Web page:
Tupping ewe lambs is an increasingly popular practice, but making it successful relies on careful management, good stock selection and ensuring you have the right rams to do the job.
For, Chichester, West Sussex-based flock manager Nick Page who looks after more than 1200 ewes for Goodwood Estates, lambing ewe lambs helps ensure they are better mothers as shearlings and provides an additional income from North Country Mule ewe lambs purchased each autumn.
“We source all our Mule ewe lambs privately from the Harryman family at Keskadale Farm, Newlands Valley, Cumbria, selecting them from the same farm for just shy of 30 years.
“While lambing ewe lambs isn’t for everyone I’m a firm believer in it and it really pays dividends when it comes to lambing those sheep as shearlings.”
Mr Page says ensuring ewe lambs are well enough grown before tupping is the most important factor, alongside managing them well in the time between tupping and lambing, helping them grow on and produce a well sized, viable lamb at the same time.
“Its a careful balance between keeping the ewe lamb in good condition and not getting the lambs inside them too big so as to cause lambing difficulties.
“We are lucky to have good dry ground to run them on over most of the winter ahead of lambing, providing them with sufficient supplementary feed to keep them growing on,” explains Mr Page.
Not all ewe lambs at Goodwood are put to the ram, with just the bigger lambs given the chance of getting in lamb and these only running with the ram for one cycle.
“We’re careful not to put any to the ram which we think might not grow as well if they’re carrying a lamb and only given them one cycle with the ram keeps lambing tight and ensures the lambs can be weaned relatively early, giving the shearlings a chance to grow on through the summer before going to the ram again.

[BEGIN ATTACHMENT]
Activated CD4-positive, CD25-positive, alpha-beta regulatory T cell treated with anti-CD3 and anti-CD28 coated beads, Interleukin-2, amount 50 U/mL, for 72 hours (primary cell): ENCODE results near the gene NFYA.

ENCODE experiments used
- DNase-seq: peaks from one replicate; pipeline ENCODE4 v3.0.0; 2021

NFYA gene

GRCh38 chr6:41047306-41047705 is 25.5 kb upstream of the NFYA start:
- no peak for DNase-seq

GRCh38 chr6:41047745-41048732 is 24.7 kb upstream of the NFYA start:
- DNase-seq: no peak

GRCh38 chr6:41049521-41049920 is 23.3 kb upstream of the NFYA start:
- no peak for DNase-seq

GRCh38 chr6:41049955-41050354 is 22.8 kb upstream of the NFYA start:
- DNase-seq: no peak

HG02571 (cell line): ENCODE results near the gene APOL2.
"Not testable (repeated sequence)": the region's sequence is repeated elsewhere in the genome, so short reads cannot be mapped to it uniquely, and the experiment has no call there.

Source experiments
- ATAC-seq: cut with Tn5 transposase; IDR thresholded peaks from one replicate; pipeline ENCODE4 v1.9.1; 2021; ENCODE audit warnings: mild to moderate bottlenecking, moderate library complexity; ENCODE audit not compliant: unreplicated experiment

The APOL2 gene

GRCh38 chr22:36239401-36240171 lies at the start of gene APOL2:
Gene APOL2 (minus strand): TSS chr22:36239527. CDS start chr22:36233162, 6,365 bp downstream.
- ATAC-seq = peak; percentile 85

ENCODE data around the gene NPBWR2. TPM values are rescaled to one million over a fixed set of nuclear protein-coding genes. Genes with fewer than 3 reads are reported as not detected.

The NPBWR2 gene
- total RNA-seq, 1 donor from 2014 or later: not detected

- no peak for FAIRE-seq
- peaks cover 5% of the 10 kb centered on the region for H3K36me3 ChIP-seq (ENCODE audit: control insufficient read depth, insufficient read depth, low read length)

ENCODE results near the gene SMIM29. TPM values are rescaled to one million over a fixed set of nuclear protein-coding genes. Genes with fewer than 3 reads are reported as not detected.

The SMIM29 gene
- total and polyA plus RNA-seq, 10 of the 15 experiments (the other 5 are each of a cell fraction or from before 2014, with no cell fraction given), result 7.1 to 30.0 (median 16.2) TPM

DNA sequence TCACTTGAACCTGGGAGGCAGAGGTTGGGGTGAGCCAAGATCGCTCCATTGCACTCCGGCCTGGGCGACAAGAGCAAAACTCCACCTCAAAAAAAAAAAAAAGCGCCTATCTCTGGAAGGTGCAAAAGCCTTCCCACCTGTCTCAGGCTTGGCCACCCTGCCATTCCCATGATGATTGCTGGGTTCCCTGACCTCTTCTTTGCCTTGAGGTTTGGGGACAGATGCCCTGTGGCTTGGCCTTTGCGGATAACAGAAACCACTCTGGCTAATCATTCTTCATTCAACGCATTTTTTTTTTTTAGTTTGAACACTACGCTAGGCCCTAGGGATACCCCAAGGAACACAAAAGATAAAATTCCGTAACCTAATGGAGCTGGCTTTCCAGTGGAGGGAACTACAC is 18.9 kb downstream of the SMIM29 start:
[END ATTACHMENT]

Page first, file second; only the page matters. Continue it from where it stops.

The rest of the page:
“Central to this system is having the right breed of ram and for me that’s a Southdown every time. They’re great rams for ewe lambs, being easily lambed and quick growing off milk and grass,” explains Mr Page.
“Its important to me that when the ewe hoggs lamb down they have every chance of making decent sized shearlings. That means they’re lambs mustn’t drag them down too much.
“Southdown cross lambs are great converters of milk and forage and that helps make for an easier life for the ewe hogg and allows her to keep growing. Crucially, with moderate birth weights and neat heads and legs the Southdown cross lambs are easily born, with very few of the hoggs requiring assistance at lambing,” he adds.
“That helps ensure the ewe and lamb bond isn’t broken by us having to intervene and means the hoggs have the chance to be the best mother they can be.
“The quick growth and early finishing of the Southdown lambs means they don’t pull the hoggs down and allows us to get the lambs away before grass growth here starts to slow up in mid summer,” says Mr Page.
“I really wouldn’t want to use any other ram on the ewe lambs, the Southdown is the perfect ram for the job.
“The improvements made in the breed in the last 20 years have meant we can slaughter lambs at a variety of weights without them running to fat which suits our needs as we’re sending 10-15 lambs a week to high class London restaurants and hotels, including the Ritz, so need a constant supply of evenly finished lambs throughout the year.”
“We can slaughter Southdown cross lambs at a variety of weights from 18kg up to 22kg at optimum fat classes, providing a range of joint sizes suited to our different customers.”
Alongside the commercial flock at Goodwood Estates Mr Page is also responsible for the 70-ewe pedigree Southdown flock run on the Estate, using genetics from leading flocks to improve the flock year on year and this year winning the breed’s National Show.
“The pedigree flock fits well alongside the commercial ewes and means we have a ready supply of rams to use which we know the history of and which we know will produce lambs which will thrive off our grassland.”